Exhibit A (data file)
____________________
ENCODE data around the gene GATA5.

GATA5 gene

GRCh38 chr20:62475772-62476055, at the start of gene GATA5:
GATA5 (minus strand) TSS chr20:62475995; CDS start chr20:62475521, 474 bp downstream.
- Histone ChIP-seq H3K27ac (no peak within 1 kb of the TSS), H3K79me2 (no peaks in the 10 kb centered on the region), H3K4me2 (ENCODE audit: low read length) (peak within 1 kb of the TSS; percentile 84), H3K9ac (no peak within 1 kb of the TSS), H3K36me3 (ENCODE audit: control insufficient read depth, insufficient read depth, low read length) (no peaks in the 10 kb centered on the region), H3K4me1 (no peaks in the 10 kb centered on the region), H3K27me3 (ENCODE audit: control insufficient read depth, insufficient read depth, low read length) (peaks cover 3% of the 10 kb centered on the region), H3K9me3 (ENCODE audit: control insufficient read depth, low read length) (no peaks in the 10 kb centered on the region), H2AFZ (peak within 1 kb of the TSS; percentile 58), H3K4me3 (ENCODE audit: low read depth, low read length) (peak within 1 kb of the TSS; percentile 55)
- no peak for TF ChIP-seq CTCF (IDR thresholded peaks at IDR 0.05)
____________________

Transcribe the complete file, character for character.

ENCODE data around the gene GATA5.

GATA5 gene

GRCh38 chr20:62475772-62476055, at the start of gene GATA5:
GATA5 (minus strand) TSS chr20:62475995; CDS start chr20:62475521, 474 bp downstream.
- Histone ChIP-seq H3K27ac (no peak within 1 kb of the TSS), H3K79me2 (no peaks in the 10 kb centered on the region), H3K4me2 (ENCODE audit: low read length) (peak within 1 kb of the TSS; percentile 84), H3K9ac (no peak within 1 kb of the TSS), H3K36me3 (ENCODE audit: control insufficient read depth, insufficient read depth, low read length) (no peaks in the 10 kb centered on the region), H3K4me1 (no peaks in the 10 kb centered on the region), H3K27me3 (ENCODE audit: control insufficient read depth, insufficient read depth, low read length) (peaks cover 3% of the 10 kb centered on the region), H3K9me3 (ENCODE audit: control insufficient read depth, low read length) (no peaks in the 10 kb centered on the region), H2AFZ (peak within 1 kb of the TSS; percentile 58), H3K4me3 (ENCODE audit: low read depth, low read length) (peak within 1 kb of the TSS; percentile 55)
- no peak for TF ChIP-seq CTCF (IDR thresholded peaks at IDR 0.05)